Google to refund consumers $19 million due to unauthorized in-app purchases by children
Google has agreed to settle a Federal Trade Commission complaint alleging that the company unfairly billed consumers at least $19 million worth of unauthorized in-app purchases made by children.
The purchases were made using mobile apps downloaded from the Google Play store on Android mobile devices.
Under the terms of the settlement, Google will provide refunds to consumers who were charged for kids’ purchases without authorization of the account holder. Google also agreed to modify its billing practices to ensure it obtains express, informed consent before charging them for purchases within apps.
The complaint alleges that since 2011, Google violated the FTC Act’s prohibition on “unfair” commercial practices by billing consumers “for charges by children made within kids’ apps downloaded from the Google Play store.”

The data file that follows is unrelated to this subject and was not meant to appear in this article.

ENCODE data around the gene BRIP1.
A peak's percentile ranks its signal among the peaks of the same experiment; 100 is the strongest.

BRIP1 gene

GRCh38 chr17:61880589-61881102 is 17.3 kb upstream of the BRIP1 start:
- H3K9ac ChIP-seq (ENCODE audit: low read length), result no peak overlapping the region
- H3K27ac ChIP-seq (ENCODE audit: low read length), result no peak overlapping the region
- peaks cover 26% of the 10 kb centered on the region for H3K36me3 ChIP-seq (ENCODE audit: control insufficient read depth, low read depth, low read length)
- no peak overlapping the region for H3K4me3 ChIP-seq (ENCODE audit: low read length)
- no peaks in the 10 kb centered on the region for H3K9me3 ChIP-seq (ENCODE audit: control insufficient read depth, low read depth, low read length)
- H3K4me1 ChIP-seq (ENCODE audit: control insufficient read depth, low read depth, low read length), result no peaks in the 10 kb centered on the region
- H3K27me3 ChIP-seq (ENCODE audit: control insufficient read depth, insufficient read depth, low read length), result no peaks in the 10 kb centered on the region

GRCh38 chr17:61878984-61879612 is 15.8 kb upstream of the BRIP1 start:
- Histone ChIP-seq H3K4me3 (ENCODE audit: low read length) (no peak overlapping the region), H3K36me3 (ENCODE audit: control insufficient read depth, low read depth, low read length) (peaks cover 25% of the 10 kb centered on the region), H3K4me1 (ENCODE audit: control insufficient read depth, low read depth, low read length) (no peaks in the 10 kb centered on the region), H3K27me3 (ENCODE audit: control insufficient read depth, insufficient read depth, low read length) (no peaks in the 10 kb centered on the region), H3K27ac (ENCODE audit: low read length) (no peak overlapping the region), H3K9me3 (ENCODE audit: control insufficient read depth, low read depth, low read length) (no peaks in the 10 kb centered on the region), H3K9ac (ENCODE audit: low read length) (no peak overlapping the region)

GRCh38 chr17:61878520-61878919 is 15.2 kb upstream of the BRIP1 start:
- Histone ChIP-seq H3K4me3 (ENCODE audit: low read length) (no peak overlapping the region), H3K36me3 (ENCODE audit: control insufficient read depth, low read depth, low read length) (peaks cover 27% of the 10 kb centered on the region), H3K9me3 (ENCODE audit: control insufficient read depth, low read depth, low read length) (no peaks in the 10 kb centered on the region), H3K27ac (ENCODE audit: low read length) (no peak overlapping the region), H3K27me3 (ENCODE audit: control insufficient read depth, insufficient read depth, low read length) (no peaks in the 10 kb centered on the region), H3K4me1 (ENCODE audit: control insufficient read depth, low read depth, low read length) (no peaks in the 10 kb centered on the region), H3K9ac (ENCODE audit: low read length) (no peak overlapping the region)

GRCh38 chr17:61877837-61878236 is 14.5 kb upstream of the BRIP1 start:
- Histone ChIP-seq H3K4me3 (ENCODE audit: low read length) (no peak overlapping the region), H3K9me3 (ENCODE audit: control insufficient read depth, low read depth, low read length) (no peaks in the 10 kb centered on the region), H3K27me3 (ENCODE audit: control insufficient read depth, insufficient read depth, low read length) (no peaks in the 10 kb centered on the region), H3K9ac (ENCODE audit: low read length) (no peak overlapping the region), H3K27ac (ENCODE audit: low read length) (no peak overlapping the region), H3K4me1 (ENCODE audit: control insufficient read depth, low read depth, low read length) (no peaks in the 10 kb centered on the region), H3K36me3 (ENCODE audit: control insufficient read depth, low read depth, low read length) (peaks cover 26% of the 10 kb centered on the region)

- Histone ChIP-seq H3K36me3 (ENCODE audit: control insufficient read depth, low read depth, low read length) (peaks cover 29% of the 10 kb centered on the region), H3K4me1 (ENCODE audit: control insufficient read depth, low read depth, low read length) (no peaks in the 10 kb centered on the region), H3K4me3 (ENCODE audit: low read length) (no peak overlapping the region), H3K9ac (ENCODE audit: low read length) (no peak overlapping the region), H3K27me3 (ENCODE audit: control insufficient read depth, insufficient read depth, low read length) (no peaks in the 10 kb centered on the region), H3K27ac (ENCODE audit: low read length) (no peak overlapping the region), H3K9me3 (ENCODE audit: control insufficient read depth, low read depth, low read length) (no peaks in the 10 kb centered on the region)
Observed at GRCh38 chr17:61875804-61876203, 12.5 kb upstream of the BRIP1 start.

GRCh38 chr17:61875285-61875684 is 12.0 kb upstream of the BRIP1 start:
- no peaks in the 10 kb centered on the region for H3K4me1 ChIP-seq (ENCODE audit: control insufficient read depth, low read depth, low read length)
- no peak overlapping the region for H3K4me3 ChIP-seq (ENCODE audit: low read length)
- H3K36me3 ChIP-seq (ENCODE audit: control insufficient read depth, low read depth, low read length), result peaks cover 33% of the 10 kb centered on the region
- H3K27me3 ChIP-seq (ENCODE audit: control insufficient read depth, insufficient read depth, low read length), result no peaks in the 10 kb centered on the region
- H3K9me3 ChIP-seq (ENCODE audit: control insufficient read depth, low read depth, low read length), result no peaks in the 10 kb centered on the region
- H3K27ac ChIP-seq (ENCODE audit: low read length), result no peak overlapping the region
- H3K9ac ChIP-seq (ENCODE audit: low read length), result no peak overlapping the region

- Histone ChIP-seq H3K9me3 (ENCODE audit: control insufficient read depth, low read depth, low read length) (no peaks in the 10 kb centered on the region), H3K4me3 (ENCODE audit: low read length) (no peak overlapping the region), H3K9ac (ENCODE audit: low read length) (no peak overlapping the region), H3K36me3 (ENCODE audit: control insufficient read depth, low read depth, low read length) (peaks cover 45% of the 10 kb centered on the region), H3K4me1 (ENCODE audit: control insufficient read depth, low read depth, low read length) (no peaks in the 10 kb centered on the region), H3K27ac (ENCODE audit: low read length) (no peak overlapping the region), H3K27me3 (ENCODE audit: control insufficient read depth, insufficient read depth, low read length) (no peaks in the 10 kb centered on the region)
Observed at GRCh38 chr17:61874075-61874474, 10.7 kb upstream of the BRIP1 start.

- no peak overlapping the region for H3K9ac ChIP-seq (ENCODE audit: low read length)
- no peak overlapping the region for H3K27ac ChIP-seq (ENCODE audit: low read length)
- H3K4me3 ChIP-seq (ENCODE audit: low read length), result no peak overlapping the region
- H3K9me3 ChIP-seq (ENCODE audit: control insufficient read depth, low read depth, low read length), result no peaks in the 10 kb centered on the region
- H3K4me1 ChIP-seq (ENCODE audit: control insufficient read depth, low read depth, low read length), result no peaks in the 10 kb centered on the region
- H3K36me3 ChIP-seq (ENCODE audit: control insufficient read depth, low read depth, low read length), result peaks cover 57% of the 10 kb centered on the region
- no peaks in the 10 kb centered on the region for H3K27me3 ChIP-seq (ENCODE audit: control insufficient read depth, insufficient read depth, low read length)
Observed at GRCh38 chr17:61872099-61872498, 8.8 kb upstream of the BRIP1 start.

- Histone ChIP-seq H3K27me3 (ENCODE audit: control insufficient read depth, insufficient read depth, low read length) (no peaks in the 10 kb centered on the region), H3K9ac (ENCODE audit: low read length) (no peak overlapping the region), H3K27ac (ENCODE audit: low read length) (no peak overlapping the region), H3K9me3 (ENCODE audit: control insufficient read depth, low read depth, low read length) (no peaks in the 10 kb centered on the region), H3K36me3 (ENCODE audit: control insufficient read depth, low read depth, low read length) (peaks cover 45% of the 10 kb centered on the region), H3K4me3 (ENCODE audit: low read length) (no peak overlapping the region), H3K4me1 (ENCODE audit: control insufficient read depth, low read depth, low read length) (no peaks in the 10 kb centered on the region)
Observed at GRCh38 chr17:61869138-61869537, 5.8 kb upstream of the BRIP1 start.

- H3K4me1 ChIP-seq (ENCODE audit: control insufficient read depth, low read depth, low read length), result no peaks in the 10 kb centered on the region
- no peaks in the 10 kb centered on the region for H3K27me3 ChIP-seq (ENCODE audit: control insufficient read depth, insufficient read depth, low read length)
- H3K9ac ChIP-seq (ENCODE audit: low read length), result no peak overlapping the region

When Google first introduced in-app purchases, Google billed without requiring a password to obtain authorization. Children could incur charges by clicking boxes within apps and resulting in charges. In mid-to-late 2012, Google began presenting notification that required the user to enter a password to obtain authorization.
The settlement requires Google to contact all consumers who placed an in-app charge to inform them of the refund process for unauthorized in-app charges by children within 15 days of the order being finalized.
In January, the commission announced a similar settlement with Apple, who paid a minimum of $32.5 million for unauthorized charges by children. In July, the Commission filed a complaint against Amazon for similar practices.